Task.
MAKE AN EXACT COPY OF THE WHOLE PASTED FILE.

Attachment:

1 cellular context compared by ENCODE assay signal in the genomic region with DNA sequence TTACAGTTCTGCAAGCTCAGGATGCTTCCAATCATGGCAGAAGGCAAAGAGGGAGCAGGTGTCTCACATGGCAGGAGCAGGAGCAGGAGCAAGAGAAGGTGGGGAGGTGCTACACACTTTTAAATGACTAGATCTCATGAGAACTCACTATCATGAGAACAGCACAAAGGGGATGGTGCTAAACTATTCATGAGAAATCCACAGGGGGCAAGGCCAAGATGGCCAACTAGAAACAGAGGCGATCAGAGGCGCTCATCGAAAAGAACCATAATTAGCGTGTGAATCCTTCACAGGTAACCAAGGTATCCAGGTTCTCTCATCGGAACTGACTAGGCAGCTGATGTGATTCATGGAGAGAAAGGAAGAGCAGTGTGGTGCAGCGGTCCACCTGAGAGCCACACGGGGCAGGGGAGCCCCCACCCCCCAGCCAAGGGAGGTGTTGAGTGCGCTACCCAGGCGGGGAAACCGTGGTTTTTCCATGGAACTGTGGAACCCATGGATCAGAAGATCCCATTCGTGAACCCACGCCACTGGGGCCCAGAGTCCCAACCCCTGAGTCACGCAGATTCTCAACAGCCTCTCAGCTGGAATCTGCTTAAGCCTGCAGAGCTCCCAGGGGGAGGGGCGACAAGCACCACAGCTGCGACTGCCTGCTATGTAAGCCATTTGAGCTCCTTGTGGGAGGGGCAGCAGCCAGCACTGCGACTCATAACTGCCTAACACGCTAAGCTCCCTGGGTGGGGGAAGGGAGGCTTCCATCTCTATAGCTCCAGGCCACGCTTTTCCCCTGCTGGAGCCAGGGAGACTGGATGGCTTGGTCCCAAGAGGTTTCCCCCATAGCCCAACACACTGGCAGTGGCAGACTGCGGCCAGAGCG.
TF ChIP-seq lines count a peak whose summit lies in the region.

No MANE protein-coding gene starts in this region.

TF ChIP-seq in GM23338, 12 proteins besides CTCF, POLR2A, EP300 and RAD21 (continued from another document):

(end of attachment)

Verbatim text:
1 cellular context compared by ENCODE assay signal in the genomic region with DNA sequence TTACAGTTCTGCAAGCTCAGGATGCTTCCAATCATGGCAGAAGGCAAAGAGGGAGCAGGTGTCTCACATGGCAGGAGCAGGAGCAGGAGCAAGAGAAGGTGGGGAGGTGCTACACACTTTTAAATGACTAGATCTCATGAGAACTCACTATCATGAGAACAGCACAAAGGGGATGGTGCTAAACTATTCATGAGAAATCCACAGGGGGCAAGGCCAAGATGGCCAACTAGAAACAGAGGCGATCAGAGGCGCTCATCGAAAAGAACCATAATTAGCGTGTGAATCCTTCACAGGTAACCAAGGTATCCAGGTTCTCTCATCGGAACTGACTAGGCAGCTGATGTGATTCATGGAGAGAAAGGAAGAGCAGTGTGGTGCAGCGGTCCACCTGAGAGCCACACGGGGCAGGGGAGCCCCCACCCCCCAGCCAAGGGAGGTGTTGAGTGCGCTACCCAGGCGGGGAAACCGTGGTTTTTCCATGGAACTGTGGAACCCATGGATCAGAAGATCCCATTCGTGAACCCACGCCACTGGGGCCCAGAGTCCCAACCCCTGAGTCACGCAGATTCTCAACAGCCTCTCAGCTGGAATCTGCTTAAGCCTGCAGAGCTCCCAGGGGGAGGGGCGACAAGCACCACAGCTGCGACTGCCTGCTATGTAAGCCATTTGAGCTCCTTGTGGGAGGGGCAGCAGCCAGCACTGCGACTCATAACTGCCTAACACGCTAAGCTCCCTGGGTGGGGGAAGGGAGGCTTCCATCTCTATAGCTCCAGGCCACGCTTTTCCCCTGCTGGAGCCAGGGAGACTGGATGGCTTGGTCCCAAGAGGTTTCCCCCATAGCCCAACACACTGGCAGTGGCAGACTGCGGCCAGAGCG.
TF ChIP-seq lines count a peak whose summit lies in the region.

No MANE protein-coding gene starts in this region.

TF ChIP-seq in GM23338, 12 proteins besides CTCF, POLR2A, EP300 and RAD21 (continued from another document):